Skip to content

Armoured B.C. fighters get medieval for combat showdown in Mexico

29 Canadian fighters competing in International Medieval Combat Federation world championships

A Duncan company of 25 knights will lead team Canada into the International Medieval Combat Federation world championships held in Teotihuacan, Mexico from May 2 to 5.

Both men and women from Cowichan Valley with Medieval Combat Canada suit up in shining armour to compete.

READ MORE: Medieval merriment comes to Cowichan Valley

“We have one of the largest teams in Canada at 25 fully suited knights,” said Duncan’s Company of the Blue Dragon team captain Lucas Mendes. “Our fighters are all over the island from Victoria to Qualicum Beach, and we meet every Saturday for practice in Duncan. Thirteen of the 29 Canadian fighters who will be competing in Mexico are from the Blue Dragons, as well as four support staff and marshals who are from the island as well.”

Historical Medieval Battles, or Buhurt, is a modern full-contact fighting sport with blunt steel weapons characteristic of the Middle Ages. Jose Amoedo brought Buhurt to Western Canada when he first moved to the Yukon from Spain. Medieval Combat Canada was then formed around 2014 by Land Pearson of the Company of the White Wolf based out of the Yukon Territory. This fuelled Mendes’s fire which led to him starting up Company of the Blue Dragon in 2017.

“I had been following the sport since 2014, and knew it was something I had to do, but there were no teams in B.C., so after a couple years of fighting at our local LARP [live action role play], I decided to finally start my own team,” said Mendes. “It took a long time to get off the ground but now seven years later we have one of, if not the largest team in Canada. We wanted to be part of a bigger community and it opened the door to competing at the world championships. We have been a part of Medieval Combat Canada since 2018.”

This year will see the most fighters from Canada compete since the country first attended the world championships in 2014. The Company of the Blue Dragon sent 10 of their fighters to the world championships in Spain last year and for the first time will also be sending two ladies to compete in Mexico this year.

“Last year we competed at the world championships in Spain and had the largest team to date of 18 fighters and four support staff,” said Mendes. “I won the bronze medal in the Lightweight Professional Bouts. It is the only medal Canada has ever won at the IMCF World Championships. It was a huge morale boost for the team. That trip was tough, the airlines lost 23 bags of our armour flying into Spain, and we still didn’t have them all back when the tournament started. We fought without shields, and had to borrow what we could from other countries and share gear between fighters just to get them in the list. It was four days of 7 a.m. to 11 p.m., and it was rough. So bringing back Canada’s first medal really made all that hard work, and stress worth it.”

“This year we have 29 fighters, and 10 support staff. It’s the first time in history that Canada will field a full 16 versus 16 team at the IMCF World Championships. My favourite part about being the captain is getting to be a part of everyone’s growth. Most people show up never having swung a sword before, and we turn them into warriors. It’s very gratifying seeing how far everyone’s come.”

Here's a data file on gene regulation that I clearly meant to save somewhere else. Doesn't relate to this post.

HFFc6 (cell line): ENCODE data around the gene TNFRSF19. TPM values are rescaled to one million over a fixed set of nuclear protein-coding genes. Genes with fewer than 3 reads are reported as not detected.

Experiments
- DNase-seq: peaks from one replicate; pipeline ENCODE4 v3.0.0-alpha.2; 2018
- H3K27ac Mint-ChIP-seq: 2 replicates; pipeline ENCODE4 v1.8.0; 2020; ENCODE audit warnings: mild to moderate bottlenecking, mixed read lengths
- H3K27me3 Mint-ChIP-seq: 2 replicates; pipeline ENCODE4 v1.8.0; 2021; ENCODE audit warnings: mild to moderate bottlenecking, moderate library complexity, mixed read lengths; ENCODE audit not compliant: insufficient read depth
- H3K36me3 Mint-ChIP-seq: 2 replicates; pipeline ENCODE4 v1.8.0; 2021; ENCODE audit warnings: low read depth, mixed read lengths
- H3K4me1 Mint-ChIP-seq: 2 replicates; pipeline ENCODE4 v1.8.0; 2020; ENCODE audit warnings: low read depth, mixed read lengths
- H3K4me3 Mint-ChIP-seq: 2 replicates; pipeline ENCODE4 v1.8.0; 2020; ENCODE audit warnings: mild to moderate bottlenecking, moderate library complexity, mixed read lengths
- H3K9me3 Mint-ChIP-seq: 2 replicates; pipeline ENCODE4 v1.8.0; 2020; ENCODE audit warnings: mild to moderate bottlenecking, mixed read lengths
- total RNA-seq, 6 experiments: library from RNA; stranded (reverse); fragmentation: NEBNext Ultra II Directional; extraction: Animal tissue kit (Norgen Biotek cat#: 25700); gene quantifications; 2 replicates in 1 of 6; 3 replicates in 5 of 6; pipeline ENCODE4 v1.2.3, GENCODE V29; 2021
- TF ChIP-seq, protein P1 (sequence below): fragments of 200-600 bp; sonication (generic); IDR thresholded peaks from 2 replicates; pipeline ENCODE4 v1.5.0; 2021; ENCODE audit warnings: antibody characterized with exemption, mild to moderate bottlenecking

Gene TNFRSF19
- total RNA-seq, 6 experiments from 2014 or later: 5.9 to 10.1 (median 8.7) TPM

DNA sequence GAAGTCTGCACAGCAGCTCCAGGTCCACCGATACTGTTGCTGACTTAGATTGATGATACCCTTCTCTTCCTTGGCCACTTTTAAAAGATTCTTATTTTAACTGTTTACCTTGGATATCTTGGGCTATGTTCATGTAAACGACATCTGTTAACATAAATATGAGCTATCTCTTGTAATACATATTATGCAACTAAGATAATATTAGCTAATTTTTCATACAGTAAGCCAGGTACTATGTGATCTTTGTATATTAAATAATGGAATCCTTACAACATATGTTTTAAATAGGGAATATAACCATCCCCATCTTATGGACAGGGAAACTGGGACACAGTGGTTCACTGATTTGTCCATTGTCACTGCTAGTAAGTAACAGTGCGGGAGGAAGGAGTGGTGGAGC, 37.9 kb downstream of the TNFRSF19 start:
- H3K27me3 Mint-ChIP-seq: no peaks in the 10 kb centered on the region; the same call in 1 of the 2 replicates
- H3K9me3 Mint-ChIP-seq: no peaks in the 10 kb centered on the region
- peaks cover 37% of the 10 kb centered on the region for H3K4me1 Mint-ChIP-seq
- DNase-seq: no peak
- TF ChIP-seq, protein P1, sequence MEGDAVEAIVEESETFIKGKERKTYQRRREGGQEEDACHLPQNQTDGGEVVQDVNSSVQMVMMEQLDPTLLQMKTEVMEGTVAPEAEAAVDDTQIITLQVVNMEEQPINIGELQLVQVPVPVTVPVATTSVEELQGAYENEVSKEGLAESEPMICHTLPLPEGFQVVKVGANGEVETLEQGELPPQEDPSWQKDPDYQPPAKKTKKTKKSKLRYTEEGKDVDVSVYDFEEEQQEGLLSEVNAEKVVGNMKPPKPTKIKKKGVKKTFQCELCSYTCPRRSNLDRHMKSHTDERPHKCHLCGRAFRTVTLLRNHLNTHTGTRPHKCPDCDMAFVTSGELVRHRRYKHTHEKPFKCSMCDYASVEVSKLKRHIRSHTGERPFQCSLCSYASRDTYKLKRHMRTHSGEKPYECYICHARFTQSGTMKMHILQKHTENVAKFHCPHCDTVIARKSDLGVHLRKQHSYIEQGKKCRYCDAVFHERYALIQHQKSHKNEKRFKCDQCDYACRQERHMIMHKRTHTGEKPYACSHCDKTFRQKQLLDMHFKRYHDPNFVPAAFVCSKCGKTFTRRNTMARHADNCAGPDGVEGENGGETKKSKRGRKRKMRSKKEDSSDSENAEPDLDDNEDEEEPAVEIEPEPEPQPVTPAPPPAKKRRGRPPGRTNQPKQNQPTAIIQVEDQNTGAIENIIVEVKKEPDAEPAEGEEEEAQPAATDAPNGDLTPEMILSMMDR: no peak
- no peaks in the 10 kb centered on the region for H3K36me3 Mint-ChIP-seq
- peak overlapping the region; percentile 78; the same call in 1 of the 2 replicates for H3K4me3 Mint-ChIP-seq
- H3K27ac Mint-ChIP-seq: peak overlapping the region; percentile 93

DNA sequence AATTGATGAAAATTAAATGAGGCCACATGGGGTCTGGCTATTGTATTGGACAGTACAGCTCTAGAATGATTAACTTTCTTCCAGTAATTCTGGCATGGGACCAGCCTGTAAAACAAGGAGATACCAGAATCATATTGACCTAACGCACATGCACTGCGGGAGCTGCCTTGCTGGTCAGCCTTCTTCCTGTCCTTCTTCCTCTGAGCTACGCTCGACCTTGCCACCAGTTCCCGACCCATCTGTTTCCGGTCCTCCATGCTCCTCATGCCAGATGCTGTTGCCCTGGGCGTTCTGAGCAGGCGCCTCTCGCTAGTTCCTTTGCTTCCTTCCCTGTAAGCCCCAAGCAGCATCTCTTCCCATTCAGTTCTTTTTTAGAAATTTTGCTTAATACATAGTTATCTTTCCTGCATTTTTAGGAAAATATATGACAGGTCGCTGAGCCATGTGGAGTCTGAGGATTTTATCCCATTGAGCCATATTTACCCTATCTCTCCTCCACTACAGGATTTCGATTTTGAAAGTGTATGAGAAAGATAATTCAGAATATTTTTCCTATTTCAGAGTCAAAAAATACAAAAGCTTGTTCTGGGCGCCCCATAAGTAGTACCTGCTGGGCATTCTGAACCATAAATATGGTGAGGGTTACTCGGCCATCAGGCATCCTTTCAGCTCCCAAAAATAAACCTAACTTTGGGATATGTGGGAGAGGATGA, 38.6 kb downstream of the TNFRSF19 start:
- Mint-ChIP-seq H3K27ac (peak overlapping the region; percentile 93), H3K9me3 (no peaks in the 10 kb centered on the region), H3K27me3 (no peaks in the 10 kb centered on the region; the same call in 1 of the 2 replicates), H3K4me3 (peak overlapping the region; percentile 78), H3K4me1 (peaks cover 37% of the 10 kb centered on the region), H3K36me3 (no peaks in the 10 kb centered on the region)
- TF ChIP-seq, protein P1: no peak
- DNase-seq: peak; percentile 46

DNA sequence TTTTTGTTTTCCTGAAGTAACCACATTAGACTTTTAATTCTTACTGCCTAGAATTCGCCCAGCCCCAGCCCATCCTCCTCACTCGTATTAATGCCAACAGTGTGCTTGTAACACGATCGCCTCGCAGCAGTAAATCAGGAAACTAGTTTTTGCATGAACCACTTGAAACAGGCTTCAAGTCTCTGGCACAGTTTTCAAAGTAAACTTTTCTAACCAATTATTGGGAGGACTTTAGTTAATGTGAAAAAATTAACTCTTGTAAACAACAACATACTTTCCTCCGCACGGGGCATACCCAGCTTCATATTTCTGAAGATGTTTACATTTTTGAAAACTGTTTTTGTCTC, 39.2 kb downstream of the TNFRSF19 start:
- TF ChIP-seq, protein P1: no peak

This unique sport comes with multiple categories that include duels, professional bouts and melees. Duels consist of sword and shield, long sword, sword and buckler, and polearms and is judged on a points based system where a clean unobstructed blow to one’s opponent with a weapon is granted a point. Matches are a minute in length, the one with the most points wins, and they are judged by best two out of three.

Professional bouts, which are also judged on point based system, go for two minutes per round and are more intense as punches, kicks, knees, and take-downs also count for points. Melees are group fights that range anywhere from three versus three, to 150 versus 150.

“The goal is to get your opponent on the ground in whatever way possible, through different martial arts throws and take-downs to pain compliance,” said Mendes. “Once a third point of contact has hit the ground that fighter is out, and it goes until the last man standing.”

Mendes admits while there is a lot of excitement brewing, it’s also very stressful.

“I am the Captain for Team Canada again this year so there’s a lot of responsibilities on top of making sure I’m as ready as I can be to compete in my categories,” said Mendes. “I’m really looking forward to another shot at the gold in the light-weight professional bouts. There’s going to be some tough competition but hopefully my training will be enough to take me to the top. Just getting to be a part of the tournament is such an incredible experience, and being around so many people who have the same passion for the sport as we do.”

“We learned a lot from the championships in Spain last year,” said Mendes. “We’re grateful to have another shot to expand on that down in Mexico. Our goal is to bring back at least five medals this year. The floodgates are open and Canada is ready. We have a phenomenal team this year and I have high hopes for everyone. I can’t wait to see how everyone does.”

About the Author: Chadd Cawson

Read more